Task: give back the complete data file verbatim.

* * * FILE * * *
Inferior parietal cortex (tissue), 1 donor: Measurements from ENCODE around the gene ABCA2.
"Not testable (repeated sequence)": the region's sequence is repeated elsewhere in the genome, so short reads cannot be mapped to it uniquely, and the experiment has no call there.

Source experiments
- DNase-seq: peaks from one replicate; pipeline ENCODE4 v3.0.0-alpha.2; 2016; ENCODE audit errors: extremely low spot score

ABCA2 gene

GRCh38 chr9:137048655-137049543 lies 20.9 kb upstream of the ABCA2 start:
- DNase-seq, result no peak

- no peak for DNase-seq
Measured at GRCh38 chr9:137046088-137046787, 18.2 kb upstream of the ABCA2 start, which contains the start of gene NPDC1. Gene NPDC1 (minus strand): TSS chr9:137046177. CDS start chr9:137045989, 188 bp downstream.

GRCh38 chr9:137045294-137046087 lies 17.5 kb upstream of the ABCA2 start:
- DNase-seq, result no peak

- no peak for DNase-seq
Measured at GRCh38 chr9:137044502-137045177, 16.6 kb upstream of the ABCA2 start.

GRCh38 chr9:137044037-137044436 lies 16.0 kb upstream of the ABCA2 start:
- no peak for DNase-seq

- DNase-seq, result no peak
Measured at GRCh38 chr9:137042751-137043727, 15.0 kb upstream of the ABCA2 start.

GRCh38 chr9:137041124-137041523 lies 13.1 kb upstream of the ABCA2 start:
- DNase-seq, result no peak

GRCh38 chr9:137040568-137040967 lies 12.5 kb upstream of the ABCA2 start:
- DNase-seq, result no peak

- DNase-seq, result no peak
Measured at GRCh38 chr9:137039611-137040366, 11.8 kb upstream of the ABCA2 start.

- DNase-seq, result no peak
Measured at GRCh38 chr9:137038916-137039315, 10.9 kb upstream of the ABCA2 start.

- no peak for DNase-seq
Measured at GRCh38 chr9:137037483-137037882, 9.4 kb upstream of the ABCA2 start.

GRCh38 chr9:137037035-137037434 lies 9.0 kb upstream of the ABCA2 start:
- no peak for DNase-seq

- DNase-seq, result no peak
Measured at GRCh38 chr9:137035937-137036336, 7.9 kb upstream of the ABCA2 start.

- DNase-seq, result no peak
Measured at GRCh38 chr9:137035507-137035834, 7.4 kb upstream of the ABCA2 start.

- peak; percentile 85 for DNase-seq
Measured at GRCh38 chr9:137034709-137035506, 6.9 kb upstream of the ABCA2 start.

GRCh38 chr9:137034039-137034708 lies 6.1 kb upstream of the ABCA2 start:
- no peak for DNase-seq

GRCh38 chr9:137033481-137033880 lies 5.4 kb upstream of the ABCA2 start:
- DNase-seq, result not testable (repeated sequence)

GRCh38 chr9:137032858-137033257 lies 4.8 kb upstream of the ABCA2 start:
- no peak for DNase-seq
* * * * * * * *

Inferior parietal cortex (tissue), 1 donor: Measurements from ENCODE around the gene ABCA2.
"Not testable (repeated sequence)": the region's sequence is repeated elsewhere in the genome, so short reads cannot be mapped to it uniquely, and the experiment has no call there.

Source experiments
- DNase-seq: peaks from one replicate; pipeline ENCODE4 v3.0.0-alpha.2; 2016; ENCODE audit errors: extremely low spot score

ABCA2 gene

GRCh38 chr9:137048655-137049543 lies 20.9 kb upstream of the ABCA2 start:
- DNase-seq, result no peak

- no peak for DNase-seq
Measured at GRCh38 chr9:137046088-137046787, 18.2 kb upstream of the ABCA2 start, which contains the start of gene NPDC1. Gene NPDC1 (minus strand): TSS chr9:137046177. CDS start chr9:137045989, 188 bp downstream.

GRCh38 chr9:137045294-137046087 lies 17.5 kb upstream of the ABCA2 start:
- DNase-seq, result no peak

- no peak for DNase-seq
Measured at GRCh38 chr9:137044502-137045177, 16.6 kb upstream of the ABCA2 start.

GRCh38 chr9:137044037-137044436 lies 16.0 kb upstream of the ABCA2 start:
- no peak for DNase-seq

- DNase-seq, result no peak
Measured at GRCh38 chr9:137042751-137043727, 15.0 kb upstream of the ABCA2 start.

GRCh38 chr9:137041124-137041523 lies 13.1 kb upstream of the ABCA2 start:
- DNase-seq, result no peak

GRCh38 chr9:137040568-137040967 lies 12.5 kb upstream of the ABCA2 start:
- DNase-seq, result no peak

- DNase-seq, result no peak
Measured at GRCh38 chr9:137039611-137040366, 11.8 kb upstream of the ABCA2 start.

- DNase-seq, result no peak
Measured at GRCh38 chr9:137038916-137039315, 10.9 kb upstream of the ABCA2 start.

- no peak for DNase-seq
Measured at GRCh38 chr9:137037483-137037882, 9.4 kb upstream of the ABCA2 start.

GRCh38 chr9:137037035-137037434 lies 9.0 kb upstream of the ABCA2 start:
- no peak for DNase-seq

- DNase-seq, result no peak
Measured at GRCh38 chr9:137035937-137036336, 7.9 kb upstream of the ABCA2 start.

- DNase-seq, result no peak
Measured at GRCh38 chr9:137035507-137035834, 7.4 kb upstream of the ABCA2 start.

- peak; percentile 85 for DNase-seq
Measured at GRCh38 chr9:137034709-137035506, 6.9 kb upstream of the ABCA2 start.

GRCh38 chr9:137034039-137034708 lies 6.1 kb upstream of the ABCA2 start:
- no peak for DNase-seq

GRCh38 chr9:137033481-137033880 lies 5.4 kb upstream of the ABCA2 start:
- DNase-seq, result not testable (repeated sequence)

GRCh38 chr9:137032858-137033257 lies 4.8 kb upstream of the ABCA2 start:
- no peak for DNase-seq